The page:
It’s been ten years since one of the most important cultural events of our, or anyone else’s, lifetimes. The Papples’ debut album, Wasting my Life, was released in May 2009 to a largely indifferent public.

To celebrate this milestone, Ian and myself made a pilgrimage to a number of sites on the south coast where the photos for the album sleeve were taken. We then recreated as many as we could find to mark this seminal tenniversary event. Join us, now, as we take you through all of the photos we recreated, slowly, one by one, whether you want to see them or not, like a distant relative showing you some old holiday photos.

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Avatar A life in furniture

Living above a bed shop, you’d think that the item of furniture most at risk of overwhelming my life would be beds. But no: here in the London Borough of Royksopp, it’s sofas we’re drowning in.

As you probably already know, my domestic co-habitant, Steve “Stevey” Stevingtons, is immensely and sickeningly rich: certainly a millionaire, possibly close to Jeff Bezos levels of financial liquidity. So it was that, a month ago, he splashed out on a new sofa to replace his old one. It was a real beast of a thing, a mo-fo so-fa to seat five, with a cornery bit and a separate footstool thing. Absolutely glorious. But as soon as it arrived we both saw the problem: as spacious as our living room is, it’s not big enough for two sofas to be practical.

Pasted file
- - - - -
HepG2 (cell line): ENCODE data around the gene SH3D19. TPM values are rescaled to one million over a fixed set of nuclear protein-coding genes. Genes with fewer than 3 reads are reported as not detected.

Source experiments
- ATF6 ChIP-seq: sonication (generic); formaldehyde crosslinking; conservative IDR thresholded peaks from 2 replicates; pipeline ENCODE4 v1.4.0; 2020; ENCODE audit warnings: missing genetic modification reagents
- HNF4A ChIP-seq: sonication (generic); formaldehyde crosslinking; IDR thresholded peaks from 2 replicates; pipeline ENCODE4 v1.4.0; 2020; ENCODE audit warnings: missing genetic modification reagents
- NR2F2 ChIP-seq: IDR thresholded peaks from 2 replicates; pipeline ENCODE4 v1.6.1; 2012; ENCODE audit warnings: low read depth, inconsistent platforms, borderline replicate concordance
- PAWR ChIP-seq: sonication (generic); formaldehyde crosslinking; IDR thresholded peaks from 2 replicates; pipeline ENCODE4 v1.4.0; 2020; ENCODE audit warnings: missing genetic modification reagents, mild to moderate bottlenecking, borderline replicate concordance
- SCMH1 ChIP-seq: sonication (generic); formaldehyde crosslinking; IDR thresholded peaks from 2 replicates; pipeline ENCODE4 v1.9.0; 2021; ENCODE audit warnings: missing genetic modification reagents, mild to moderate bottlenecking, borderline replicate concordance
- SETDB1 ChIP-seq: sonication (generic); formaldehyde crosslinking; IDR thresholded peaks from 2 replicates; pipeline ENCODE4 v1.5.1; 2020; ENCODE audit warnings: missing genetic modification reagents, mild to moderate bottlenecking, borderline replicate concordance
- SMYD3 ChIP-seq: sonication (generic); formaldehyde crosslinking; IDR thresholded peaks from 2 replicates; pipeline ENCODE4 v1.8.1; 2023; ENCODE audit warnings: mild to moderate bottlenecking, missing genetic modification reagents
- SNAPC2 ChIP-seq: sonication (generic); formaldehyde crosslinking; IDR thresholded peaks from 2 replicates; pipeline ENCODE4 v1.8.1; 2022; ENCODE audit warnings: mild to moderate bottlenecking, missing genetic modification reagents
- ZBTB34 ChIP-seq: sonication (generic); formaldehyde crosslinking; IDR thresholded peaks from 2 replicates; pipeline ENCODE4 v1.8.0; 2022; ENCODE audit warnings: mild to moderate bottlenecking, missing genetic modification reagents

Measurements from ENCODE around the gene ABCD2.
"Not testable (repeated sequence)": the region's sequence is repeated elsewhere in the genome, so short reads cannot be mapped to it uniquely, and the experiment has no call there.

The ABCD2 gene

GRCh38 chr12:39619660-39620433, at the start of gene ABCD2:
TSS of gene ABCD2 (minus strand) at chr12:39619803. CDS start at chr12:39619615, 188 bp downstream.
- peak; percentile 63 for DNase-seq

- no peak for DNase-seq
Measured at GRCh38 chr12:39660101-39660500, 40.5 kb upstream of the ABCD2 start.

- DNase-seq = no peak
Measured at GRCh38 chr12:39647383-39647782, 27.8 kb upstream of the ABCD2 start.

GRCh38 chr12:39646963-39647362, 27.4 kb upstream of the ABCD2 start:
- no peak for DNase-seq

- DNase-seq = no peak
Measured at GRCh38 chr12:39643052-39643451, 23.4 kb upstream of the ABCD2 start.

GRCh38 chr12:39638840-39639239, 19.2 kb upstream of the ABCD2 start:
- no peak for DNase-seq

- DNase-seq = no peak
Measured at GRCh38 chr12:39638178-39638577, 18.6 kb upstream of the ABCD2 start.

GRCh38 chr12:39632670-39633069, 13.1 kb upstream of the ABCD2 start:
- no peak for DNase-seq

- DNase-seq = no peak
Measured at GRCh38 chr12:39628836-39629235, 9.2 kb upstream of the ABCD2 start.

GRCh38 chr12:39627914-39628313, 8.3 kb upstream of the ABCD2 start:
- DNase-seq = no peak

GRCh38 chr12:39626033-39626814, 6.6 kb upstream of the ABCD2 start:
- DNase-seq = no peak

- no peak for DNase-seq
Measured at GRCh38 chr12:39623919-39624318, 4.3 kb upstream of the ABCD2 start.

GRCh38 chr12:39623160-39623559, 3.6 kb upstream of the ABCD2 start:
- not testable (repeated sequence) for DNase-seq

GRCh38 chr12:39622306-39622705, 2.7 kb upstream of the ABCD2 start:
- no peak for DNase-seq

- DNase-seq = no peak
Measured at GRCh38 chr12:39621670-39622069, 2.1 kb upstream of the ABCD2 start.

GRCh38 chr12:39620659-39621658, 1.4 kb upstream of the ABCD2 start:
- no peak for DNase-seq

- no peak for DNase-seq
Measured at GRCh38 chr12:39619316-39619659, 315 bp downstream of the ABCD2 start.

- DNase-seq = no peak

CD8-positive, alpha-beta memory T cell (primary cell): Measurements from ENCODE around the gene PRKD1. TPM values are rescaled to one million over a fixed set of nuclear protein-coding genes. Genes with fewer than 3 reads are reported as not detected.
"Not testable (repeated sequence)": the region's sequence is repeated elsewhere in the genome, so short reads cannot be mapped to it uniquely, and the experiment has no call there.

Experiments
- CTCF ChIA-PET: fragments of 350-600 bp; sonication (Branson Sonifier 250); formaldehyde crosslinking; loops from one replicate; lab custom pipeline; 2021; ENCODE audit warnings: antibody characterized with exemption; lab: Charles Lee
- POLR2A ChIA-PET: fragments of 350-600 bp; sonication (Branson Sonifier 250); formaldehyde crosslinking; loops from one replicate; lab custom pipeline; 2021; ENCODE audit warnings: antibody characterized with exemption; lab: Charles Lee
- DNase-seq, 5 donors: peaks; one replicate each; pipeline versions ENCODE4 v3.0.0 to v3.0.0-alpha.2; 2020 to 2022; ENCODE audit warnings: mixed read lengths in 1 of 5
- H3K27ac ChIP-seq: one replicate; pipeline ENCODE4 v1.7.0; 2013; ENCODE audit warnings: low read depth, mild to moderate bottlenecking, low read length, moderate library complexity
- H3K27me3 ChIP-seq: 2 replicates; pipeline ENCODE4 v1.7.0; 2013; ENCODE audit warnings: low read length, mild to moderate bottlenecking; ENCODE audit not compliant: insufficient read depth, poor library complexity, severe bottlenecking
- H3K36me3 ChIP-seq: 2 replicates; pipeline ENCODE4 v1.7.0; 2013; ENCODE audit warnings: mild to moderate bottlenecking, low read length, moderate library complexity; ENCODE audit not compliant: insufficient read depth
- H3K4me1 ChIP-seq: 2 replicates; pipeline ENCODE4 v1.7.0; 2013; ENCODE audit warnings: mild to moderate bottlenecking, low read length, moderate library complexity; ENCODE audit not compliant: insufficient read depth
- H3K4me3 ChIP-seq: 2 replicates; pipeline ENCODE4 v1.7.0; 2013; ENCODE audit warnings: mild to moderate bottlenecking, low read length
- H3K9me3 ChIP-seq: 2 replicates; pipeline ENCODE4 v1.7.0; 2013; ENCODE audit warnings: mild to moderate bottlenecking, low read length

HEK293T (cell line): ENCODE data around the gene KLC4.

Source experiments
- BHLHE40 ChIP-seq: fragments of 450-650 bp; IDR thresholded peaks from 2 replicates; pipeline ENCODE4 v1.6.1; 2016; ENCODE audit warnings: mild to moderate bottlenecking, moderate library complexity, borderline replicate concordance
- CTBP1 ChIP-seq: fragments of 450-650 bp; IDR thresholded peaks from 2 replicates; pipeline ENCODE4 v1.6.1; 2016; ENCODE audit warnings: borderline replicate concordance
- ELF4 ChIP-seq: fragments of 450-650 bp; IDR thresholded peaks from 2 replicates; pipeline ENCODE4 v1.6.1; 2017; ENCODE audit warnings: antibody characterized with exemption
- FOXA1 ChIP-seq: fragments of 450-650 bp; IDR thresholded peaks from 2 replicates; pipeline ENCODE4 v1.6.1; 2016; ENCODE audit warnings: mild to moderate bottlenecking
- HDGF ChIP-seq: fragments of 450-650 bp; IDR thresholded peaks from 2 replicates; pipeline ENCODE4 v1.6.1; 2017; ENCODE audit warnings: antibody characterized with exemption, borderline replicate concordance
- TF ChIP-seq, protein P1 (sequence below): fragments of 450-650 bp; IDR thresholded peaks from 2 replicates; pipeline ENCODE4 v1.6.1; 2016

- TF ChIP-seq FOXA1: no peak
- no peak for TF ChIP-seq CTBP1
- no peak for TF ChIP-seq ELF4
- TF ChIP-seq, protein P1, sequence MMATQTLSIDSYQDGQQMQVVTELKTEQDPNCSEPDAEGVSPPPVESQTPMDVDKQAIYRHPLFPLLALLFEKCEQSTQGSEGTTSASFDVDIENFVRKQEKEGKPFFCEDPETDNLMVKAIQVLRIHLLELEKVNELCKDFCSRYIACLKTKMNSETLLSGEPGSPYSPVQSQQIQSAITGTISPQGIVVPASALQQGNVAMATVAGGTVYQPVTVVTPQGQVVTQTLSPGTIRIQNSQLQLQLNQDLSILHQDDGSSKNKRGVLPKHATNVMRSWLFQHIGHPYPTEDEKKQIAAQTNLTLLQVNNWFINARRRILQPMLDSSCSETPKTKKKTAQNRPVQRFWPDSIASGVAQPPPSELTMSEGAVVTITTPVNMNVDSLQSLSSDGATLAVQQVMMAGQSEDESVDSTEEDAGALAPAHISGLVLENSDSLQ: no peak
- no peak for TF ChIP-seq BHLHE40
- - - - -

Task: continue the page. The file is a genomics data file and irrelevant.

The old sofa was moved to the balcony for a while, which is also vast, but that was short lived once it got rained on. Steve was forced to dispose of it and for a time we were back to a one-sofa arrangement, until it became clear that the new sofa – hand-stitched in a small village in the Alps and delivered by helicopter at a cost well into six figures – had a saggy ass in one of the seats.

The Stevingtons dynasty are not known for tolerating shoddy workmanship, least of all drooping upholstery, so the new sofa was broken up and this week a third, identical sofa arrived in its place.

I am pleased to report that seating arrangements in the penthouse are now entirely buoyant and without any saggage in the ass or any other region, and I am hopeful that this sofa-saturated period has finally drawn to a close. Thank you for your time.